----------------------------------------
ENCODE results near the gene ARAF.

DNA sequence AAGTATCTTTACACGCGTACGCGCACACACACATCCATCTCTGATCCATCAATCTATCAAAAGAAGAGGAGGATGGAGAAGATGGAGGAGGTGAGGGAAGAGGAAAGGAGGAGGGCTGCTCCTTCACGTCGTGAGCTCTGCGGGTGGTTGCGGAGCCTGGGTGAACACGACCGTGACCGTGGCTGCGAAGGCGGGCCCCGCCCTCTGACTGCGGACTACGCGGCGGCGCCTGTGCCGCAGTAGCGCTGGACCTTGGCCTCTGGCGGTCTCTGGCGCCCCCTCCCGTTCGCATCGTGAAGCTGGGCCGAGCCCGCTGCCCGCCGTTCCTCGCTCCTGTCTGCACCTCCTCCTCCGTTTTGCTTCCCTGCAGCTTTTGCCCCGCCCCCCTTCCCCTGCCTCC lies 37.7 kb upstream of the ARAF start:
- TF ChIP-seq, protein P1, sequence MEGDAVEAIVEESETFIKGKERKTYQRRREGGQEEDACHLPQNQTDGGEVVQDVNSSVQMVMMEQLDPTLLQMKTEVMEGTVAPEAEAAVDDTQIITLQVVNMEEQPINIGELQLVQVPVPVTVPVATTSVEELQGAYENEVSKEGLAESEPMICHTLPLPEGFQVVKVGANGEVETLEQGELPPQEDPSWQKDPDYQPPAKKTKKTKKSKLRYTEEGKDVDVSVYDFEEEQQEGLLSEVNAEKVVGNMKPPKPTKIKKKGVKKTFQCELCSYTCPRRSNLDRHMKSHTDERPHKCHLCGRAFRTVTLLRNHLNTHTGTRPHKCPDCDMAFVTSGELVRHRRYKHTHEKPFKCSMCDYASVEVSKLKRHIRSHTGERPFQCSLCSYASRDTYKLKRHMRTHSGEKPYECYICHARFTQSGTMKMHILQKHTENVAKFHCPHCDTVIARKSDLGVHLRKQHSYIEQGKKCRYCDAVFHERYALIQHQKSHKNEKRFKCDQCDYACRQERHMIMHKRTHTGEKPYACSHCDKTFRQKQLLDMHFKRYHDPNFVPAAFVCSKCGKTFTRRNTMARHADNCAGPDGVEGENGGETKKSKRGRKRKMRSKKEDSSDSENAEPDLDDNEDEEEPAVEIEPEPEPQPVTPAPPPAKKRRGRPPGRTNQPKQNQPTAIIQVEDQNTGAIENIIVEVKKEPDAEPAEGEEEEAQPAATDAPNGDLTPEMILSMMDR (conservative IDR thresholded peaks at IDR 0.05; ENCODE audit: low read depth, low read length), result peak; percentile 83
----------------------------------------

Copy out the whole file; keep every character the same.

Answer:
ENCODE results near the gene ARAF.

DNA sequence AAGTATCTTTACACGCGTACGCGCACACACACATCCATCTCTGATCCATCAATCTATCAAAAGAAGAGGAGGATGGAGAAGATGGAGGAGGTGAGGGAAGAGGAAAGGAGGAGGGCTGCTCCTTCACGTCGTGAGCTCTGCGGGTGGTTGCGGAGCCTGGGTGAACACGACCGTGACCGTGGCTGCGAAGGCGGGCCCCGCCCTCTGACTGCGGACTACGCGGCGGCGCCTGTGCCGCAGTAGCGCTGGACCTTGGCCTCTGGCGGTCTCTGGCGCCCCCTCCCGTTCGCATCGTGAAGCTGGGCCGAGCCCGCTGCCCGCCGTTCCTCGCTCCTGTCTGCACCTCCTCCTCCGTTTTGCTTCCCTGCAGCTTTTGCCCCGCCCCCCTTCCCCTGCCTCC lies 37.7 kb upstream of the ARAF start:
- TF ChIP-seq, protein P1, sequence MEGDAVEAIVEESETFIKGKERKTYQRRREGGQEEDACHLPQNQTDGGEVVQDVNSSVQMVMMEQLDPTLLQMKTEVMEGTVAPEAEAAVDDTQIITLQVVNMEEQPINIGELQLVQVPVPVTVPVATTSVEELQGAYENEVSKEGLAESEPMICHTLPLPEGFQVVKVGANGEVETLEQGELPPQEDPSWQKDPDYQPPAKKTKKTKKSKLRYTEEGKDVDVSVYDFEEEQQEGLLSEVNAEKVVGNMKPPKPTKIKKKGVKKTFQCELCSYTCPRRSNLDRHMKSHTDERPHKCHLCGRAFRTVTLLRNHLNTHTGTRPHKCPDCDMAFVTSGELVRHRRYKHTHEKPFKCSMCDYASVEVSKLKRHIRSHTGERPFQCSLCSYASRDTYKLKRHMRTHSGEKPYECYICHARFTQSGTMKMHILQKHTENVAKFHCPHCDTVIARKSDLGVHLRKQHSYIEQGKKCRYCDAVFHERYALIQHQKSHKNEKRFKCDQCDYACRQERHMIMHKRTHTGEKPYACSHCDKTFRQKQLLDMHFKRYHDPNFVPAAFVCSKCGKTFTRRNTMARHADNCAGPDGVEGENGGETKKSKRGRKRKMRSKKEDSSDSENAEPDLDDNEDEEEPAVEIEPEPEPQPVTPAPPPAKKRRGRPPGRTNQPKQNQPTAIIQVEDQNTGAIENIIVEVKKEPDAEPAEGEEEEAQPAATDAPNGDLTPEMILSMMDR (conservative IDR thresholded peaks at IDR 0.05; ENCODE audit: low read depth, low read length), result peak; percentile 83